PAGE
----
What Citizen Developers Should Know About Mobile Security


By Aaron Bryson, Kony

Dedicated, full-time developers know that, as with all forms of software development, security should be a top priority when building mobile apps. Yet increasingly, mobile development within enterprises is being done by what Gartner calls "citizen developers": business-line employees who create apps using approved tools but outside the traditional IT process. Unfortunately, far too many of them have an insufficient understanding of what needs to be done to protect their users' data.

The seriousness of this issue cannot be overstated. For an individual, the financial consequences of identity theft due to a mobile data breach could be devastating. And when a business's data is leaked by a flawed app, the potential cost is incalculable.

Still, ignorance about mobile app security remains widespread. Even when a mobile app is revealed to contain a major security flaw, its users often simply don't understand the risk well enough to uninstall it. Even worse, they remain completely unaware of security flaws present in their apps.

And lack of attention to security is only part of the problem. A still larger issue is that even app users who say they're concerned about security and privacy often don't know how to evaluate whether a given app meets their data security needs. Worse, neither do some developers.

For example, developers are often given a free pass because they claim their apps use data encryption. But what does that really mean? Where, when and how the encryption is used is just as important as the fact that it's used at all.

4 Important Mobile Data Security Considerations

More to the point, mobile data security doesn't begin and end with encryption. Customers, and especially app developers in all levels and roles, should be asking a variety of questions about the apps they use, including:

Is User Data Always Encrypted?

Merely encrypting data when it's stored on the device isn't enough. For it to be truly secure, data needs to be encrypted at all times -- whether it's being used by the app, transmitted over a network or stored on a server.

How Is Sensitive Data Protected from Being Accessed by Other Apps?

An app shouldn't assume that only it has access to the data it collects. Unless safeguards are in place, malware or other rogue apps running on a device can potentially pilfer data from other apps that should have been private.

Is Data Still Protected When Running on an Insecure Device?

Users can configure their devices so they're inherently less secure, for example by jailbreaking an iOS device or "rooting" an Android phone, or by not being up to date on OS security patches. That they do so isn't an app developer's fault. Still, while app developers can take steps to better protect data even in these risky scenarios, most simply do not.

What Precautions Were Taken to Mitigate Threats such as Hacking Attempts?

Encrypting data is no use when attackers can bypass security measures to impersonate legitimate users. App developers should take steps to ensure that their applications can repel such threats, by hardening mobile APIs and mobile applications alike.

Raising awareness of these and other mobile security issues is essential, but it's also only the beginning. Even when an informed app customer knows the right security questions to ask, it's often not clear where to find the answers.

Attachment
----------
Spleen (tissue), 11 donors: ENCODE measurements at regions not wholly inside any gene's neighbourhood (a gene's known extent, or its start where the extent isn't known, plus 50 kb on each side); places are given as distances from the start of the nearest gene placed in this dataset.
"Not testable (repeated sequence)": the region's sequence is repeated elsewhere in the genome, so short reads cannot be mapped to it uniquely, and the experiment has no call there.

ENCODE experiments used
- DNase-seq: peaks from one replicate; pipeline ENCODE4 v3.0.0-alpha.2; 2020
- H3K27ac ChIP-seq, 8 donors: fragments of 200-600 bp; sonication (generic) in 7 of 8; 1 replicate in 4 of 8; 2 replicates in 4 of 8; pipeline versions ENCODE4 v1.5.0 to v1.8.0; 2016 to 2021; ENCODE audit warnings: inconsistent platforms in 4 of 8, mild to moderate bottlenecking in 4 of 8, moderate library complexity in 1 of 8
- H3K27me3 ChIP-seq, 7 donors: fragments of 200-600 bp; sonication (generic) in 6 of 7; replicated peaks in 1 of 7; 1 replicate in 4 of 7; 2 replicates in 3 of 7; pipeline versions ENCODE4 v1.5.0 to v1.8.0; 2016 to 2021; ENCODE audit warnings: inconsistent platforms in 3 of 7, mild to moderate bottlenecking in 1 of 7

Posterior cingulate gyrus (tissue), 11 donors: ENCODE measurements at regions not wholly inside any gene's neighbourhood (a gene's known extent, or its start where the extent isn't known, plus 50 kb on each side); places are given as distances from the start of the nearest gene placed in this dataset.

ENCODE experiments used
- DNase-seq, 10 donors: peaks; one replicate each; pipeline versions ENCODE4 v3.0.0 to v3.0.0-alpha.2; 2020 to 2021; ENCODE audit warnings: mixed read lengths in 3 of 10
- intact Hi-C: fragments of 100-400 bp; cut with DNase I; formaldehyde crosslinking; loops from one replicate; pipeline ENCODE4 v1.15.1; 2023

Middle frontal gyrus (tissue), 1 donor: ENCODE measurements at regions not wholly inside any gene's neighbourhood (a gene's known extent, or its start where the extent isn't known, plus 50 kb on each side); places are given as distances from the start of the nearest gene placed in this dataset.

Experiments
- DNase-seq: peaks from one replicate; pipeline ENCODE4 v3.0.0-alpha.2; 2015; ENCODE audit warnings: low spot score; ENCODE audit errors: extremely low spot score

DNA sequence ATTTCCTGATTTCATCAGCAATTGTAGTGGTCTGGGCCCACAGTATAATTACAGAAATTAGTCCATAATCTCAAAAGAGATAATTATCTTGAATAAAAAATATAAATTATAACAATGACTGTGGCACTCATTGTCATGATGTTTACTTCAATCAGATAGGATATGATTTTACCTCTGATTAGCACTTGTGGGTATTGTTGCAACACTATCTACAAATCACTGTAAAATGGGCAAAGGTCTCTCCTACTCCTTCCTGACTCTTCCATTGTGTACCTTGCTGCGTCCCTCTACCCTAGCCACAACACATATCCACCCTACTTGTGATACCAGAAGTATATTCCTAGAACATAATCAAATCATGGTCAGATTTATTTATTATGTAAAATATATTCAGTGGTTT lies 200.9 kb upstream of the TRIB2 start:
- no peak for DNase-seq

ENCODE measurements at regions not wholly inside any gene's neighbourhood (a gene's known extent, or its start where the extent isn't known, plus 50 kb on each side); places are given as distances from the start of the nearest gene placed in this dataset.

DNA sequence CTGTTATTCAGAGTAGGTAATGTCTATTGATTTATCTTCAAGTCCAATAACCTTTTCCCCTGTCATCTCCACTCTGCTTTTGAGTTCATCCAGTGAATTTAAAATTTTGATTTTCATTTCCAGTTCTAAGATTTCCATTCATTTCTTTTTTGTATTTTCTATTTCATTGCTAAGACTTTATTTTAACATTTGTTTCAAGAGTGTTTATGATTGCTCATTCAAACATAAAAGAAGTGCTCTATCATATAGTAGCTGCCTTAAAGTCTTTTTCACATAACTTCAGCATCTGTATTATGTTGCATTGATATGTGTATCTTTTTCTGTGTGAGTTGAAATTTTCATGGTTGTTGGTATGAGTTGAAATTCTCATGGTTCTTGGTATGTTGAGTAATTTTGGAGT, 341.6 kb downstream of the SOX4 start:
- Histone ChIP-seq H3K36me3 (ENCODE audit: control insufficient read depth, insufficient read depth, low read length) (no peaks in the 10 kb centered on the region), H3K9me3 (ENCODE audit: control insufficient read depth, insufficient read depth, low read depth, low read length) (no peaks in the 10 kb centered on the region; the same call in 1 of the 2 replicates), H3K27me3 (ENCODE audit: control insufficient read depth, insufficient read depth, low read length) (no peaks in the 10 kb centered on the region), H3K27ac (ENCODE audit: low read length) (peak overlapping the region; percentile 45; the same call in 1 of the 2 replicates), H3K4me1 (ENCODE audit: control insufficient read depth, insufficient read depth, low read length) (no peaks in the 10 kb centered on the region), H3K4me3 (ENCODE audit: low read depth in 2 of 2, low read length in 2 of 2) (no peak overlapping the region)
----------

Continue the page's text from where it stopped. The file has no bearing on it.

What Can App Stores Do?

Public marketplaces like Apple's App Store and Google Play do a fair job of alerting users when an app is able to access your address book, for example, or locate you via GPS. But they tell you next to nothing about what measures an app's developers have taken to safeguard your data security.

They could do better. They could add a new section to an app's description page that lists, in a concise format, which top security best practices its developers have employed. For example, does the app encrypt its database? Does it enforce HTTPS encryption? Does it check whether the device is jailbroken or rooted? Does it prevent reverse engineering or modification?

Unfortunately, making such a change won't be as simple as adding a new form field to a store's app submission page. Simply trusting app developers to supply accurate security information would open the floodgates to all sorts of abuses. For such information to have any value, app stores would need to create more robust verification systems that test submitted apps against a baseline set of security features.

Whether consumers will ever get access to such detailed security information remains to be seen. But enterprises have an opportunity to take more proactive control of their own mobile security, by requiring app developers to disclose security information on a centralized, internal repository or private app store. They can also encourage citizen developers to partner with IT to develop a comprehensive security and testing audit plan so they can be sure they've covered all the bases.

In this modern environment, app customers need to be better educated about the security issues they face. But they also deserve greater transparency and security diligence from app developers, in whose hands their security ultimately rests.

Aaron Bryson is chief security architect for Kony, a cloud-based enterprise mobility solutions company and a mobile application development platform provider. Kony's cross-platform solution helps organizations design, build, configure and manage mobile apps to empower and better engage with customers, partners and employees.